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Artificial Intelligence — 5 Comments

  1. Excellent summary of a tricky topic.

    Back when I was an MIT undergrad, more than 40 years ago, I used to hang out at the MIT Artificial Intelligence lab, and I have stayed in touch with some of those friends. They did, and do, cool work, but none of it is what I would call “intelligence” in the human sense.

    I noticed a telling difference when I was a novice, working in a sheltered workshop for severely mentally retarded men (IQ less than 40 or so). These men could not count past three; but they could speak English. Clearly what they had, and what they lacked, was completely different from what a computer has (and lacks).

    We tend to make analogies for intelligence with whatever the most complicated thing we have in our existence. Freud compared people to steam engines; we compare them to computers. Both comparisons may lead to a useful insight or two, but we shouldn’t think that the human brain is just a really complicated computer, any more than it is a really complicated steam engine!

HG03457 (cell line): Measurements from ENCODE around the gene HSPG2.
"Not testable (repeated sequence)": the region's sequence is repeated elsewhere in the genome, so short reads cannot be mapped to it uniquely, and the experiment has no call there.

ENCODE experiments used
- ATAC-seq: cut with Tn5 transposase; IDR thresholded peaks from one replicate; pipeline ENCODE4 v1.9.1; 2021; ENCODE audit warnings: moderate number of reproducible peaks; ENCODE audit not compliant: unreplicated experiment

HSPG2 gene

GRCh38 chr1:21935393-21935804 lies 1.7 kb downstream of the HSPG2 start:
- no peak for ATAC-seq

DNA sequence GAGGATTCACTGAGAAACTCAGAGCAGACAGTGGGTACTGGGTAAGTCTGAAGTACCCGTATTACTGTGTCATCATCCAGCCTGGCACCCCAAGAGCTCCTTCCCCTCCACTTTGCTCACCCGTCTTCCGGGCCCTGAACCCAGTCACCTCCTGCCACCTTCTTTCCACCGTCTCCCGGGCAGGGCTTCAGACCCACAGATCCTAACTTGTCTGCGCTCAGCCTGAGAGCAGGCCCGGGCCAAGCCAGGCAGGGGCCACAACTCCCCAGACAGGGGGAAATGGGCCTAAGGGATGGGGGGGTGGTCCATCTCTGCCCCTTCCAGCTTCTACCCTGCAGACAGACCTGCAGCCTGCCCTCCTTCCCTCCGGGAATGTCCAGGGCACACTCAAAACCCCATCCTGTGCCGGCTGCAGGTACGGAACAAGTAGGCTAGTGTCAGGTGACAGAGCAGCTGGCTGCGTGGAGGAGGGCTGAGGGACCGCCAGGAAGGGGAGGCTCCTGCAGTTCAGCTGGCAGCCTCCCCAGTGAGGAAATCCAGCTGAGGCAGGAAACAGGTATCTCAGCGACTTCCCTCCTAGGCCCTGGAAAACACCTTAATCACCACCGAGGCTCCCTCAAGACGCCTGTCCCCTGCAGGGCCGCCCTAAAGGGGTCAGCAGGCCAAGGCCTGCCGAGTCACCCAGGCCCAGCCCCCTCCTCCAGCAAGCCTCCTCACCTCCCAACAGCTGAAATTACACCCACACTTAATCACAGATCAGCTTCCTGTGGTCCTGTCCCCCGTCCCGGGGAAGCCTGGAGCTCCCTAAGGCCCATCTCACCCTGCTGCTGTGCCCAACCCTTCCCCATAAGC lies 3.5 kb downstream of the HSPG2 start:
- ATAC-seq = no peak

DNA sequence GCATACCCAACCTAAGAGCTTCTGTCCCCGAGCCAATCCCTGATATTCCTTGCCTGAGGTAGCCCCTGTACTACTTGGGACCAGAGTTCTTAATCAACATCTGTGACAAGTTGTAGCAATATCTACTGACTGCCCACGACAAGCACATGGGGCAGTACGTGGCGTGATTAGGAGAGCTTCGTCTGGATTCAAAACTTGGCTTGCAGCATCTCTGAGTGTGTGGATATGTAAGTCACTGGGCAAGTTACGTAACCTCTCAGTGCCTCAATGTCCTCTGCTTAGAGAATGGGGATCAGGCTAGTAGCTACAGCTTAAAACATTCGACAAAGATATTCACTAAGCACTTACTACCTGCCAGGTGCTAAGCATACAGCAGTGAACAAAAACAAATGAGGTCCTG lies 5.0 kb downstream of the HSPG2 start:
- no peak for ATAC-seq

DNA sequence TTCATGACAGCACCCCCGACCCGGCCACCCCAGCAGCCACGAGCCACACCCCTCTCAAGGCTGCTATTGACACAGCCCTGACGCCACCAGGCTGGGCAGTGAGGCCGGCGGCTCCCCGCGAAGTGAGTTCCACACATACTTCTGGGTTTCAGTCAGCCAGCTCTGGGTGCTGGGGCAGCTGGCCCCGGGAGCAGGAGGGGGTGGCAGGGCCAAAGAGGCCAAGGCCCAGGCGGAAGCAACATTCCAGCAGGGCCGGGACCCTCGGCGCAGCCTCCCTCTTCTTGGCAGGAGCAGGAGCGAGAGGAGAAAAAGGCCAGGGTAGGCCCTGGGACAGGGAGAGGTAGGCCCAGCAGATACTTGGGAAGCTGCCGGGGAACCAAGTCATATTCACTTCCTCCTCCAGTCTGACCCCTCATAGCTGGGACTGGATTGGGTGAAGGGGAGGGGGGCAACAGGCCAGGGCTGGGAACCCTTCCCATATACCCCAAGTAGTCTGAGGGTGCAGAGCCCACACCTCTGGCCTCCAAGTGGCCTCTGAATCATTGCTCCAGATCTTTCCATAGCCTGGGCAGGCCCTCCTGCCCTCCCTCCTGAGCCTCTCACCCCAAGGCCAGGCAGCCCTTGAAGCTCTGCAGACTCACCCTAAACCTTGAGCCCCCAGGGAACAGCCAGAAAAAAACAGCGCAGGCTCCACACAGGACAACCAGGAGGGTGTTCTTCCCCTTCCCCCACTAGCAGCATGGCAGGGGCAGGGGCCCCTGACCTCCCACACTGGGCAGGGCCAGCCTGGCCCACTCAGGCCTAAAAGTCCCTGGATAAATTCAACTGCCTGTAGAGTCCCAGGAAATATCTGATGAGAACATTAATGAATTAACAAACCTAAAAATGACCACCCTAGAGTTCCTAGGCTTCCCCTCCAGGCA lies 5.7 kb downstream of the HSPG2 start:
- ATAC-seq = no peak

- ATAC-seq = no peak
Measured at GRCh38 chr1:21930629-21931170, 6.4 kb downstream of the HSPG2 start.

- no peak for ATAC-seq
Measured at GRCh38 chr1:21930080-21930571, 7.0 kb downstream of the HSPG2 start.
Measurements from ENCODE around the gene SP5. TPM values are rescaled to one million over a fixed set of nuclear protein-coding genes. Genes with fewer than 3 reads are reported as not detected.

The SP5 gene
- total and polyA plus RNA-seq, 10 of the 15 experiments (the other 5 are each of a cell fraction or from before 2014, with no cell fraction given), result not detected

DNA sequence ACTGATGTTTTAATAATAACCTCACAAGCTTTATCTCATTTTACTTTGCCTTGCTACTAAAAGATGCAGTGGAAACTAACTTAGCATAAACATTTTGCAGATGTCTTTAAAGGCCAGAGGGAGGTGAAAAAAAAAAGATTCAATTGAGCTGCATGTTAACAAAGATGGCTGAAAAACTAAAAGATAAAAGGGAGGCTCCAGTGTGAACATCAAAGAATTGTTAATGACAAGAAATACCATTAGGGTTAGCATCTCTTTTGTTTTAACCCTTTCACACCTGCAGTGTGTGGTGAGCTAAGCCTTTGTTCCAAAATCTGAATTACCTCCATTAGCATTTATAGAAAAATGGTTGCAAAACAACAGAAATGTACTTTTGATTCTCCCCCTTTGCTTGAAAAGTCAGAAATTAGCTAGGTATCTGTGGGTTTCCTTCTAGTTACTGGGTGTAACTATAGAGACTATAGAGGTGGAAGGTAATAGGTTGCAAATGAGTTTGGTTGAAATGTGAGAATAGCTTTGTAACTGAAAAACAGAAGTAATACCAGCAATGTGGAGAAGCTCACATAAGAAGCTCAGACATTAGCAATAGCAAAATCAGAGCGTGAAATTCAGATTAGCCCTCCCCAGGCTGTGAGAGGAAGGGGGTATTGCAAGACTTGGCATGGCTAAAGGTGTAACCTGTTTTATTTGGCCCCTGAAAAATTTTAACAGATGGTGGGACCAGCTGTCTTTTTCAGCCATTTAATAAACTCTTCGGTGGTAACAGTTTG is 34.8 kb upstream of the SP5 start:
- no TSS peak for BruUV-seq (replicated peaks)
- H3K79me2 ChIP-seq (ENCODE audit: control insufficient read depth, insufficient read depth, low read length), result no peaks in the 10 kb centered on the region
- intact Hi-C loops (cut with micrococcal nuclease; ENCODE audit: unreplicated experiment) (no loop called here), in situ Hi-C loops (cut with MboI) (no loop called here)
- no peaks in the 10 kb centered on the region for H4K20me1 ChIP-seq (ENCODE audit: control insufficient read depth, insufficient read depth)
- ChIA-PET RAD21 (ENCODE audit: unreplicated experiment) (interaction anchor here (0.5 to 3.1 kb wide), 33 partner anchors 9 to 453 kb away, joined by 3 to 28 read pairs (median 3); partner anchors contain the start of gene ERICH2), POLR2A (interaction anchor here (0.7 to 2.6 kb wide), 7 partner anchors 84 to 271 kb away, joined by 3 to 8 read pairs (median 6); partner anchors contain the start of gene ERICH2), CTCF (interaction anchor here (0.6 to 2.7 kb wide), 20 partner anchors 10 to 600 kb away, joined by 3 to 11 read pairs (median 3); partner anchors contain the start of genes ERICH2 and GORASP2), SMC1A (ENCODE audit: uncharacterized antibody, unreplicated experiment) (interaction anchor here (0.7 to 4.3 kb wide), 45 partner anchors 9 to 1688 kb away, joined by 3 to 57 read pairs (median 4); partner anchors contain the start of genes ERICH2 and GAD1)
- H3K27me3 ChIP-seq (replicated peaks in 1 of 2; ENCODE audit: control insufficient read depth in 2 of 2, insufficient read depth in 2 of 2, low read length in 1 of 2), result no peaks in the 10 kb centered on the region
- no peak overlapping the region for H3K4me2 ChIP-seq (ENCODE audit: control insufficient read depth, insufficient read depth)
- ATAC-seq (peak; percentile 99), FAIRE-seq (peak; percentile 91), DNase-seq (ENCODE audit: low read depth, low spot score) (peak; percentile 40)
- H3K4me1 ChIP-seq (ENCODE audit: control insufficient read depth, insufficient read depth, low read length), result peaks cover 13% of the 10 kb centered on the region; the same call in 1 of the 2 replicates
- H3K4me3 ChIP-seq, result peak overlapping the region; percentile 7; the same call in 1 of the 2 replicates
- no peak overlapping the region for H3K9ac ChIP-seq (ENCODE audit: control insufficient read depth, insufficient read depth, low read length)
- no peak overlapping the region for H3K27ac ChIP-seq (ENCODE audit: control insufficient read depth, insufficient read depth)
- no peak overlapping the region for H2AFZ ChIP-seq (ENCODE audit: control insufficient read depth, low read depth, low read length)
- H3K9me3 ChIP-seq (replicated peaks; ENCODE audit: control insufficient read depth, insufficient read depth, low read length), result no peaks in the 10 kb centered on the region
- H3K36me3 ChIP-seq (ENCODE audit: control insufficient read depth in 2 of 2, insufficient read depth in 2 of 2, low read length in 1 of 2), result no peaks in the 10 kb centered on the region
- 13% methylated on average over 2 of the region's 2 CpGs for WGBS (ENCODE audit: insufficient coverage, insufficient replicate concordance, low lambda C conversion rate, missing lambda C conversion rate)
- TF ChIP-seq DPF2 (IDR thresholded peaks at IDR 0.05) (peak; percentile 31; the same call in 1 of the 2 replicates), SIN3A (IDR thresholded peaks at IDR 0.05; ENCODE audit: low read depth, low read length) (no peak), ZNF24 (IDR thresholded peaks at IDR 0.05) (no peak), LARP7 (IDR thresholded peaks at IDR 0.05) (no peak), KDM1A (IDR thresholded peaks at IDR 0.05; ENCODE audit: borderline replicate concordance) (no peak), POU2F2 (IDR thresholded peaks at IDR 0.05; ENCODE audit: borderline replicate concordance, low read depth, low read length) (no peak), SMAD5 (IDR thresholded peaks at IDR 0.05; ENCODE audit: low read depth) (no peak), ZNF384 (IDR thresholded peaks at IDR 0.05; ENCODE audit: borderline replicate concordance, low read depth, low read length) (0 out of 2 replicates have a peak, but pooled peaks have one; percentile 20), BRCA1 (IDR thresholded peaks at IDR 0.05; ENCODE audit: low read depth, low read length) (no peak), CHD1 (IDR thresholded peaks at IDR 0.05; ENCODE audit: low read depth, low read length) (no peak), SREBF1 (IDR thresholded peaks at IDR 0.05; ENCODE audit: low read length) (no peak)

2. One of my professors used to joke that the definition of AI was “anything that we haven’t done yet”.

    It’s interesting to see how the predictions about the number of years it will take to achieve AI have increased over time. In the 1970s and 1980s, it was 10 or 20 years. Now it’s 100 years. Those rosy early predictions all but killed funding, research, and advances in some fields, such as machine translation (an area of natural language processing), when they didn’t pan out as predicted.

    An excellent, short, very readable book is _Minds, Brains, and Science_ by the philosopher John Searle. He argues against the “strong AI” view, which, as Br. Guy pointed out, tends to use the latest technology as the basis for comparison to the human brain.

  3. Being that the best contribution I can make on this subject is my experience of AI in movies, I would hope that, if AI would ever work, it would look a lot like TARS from Interstellar! Many movie attempts to present AI display more of a trend toward trying to make a more fascinating human instead of creating an artificial intelligence. TARS is clearly AI with human traits versus a human that is actually AI. Then again, it didn’t hurt that I really found Interstellar to be very thought provoking and TARS was, ironically, the character I enjoyed the most!

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